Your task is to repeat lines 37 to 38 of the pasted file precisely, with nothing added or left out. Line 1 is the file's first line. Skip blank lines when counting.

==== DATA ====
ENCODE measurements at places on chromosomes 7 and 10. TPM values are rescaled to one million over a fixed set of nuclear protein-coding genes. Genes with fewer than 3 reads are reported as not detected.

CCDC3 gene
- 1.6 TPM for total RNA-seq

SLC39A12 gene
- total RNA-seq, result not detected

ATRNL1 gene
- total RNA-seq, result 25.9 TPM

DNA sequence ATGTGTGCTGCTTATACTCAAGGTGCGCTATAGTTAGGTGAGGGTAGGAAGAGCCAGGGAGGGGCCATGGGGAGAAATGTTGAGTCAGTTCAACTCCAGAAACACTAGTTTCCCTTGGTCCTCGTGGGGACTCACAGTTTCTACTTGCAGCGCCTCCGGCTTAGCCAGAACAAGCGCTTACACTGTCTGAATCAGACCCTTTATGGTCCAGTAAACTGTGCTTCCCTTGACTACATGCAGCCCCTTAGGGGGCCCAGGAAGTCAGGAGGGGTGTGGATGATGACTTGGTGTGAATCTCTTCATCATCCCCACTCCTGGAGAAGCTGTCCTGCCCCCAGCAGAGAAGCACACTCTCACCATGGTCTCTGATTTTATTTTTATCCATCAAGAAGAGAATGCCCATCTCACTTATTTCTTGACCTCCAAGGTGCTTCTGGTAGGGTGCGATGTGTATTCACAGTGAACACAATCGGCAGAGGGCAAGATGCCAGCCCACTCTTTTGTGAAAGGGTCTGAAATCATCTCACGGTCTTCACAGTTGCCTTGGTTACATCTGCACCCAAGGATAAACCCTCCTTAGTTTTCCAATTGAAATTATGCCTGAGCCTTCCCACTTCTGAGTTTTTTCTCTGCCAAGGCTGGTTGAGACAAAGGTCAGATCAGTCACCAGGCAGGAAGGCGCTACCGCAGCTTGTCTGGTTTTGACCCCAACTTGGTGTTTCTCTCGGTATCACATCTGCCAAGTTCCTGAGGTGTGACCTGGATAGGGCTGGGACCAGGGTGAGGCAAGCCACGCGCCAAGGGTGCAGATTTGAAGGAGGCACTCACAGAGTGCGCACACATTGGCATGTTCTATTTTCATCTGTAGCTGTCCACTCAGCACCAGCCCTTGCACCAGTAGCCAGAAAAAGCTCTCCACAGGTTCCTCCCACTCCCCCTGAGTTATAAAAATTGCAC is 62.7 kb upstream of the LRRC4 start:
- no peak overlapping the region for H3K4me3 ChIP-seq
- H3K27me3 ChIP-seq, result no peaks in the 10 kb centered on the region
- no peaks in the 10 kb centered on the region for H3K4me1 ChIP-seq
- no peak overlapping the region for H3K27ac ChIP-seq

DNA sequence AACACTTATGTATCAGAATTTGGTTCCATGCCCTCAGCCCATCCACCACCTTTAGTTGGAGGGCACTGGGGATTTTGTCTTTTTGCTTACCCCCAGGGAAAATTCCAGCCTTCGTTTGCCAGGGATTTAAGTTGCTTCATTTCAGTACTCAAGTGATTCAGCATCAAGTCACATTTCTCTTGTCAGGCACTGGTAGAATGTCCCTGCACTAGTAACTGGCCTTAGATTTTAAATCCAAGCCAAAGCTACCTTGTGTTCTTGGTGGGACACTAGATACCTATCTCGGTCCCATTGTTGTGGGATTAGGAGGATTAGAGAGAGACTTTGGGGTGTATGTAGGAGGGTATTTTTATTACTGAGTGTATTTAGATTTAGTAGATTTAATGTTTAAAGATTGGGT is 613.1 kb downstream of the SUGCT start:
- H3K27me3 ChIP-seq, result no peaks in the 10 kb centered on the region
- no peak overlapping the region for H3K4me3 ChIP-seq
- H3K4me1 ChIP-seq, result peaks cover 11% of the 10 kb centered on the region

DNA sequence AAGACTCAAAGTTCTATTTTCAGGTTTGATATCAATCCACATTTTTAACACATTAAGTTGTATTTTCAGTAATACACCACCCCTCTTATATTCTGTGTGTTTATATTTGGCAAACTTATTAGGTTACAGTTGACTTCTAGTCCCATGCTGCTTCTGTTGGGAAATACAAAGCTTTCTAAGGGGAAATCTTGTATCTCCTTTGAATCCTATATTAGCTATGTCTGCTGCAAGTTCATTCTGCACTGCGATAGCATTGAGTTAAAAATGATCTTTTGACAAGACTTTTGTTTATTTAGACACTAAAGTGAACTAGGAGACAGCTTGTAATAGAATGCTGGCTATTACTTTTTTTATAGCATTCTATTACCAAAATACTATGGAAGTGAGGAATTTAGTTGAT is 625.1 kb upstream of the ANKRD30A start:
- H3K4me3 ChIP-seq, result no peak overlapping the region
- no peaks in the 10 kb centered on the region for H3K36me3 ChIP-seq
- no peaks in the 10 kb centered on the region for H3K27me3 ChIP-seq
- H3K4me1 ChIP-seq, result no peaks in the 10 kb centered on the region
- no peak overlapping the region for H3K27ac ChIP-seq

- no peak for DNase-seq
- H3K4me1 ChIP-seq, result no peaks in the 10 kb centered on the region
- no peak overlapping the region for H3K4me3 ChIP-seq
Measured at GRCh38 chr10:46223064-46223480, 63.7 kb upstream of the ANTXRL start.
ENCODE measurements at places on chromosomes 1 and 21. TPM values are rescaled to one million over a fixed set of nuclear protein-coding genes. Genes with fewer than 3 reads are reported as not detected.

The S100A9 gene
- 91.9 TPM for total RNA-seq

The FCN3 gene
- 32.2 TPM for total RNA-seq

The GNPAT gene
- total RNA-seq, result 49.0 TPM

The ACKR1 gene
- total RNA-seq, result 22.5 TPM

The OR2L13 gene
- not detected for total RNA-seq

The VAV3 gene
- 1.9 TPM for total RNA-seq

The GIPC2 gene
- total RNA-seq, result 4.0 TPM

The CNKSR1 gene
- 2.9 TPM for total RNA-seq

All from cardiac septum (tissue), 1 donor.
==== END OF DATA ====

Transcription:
- not detected for total RNA-seq

The VAV3 gene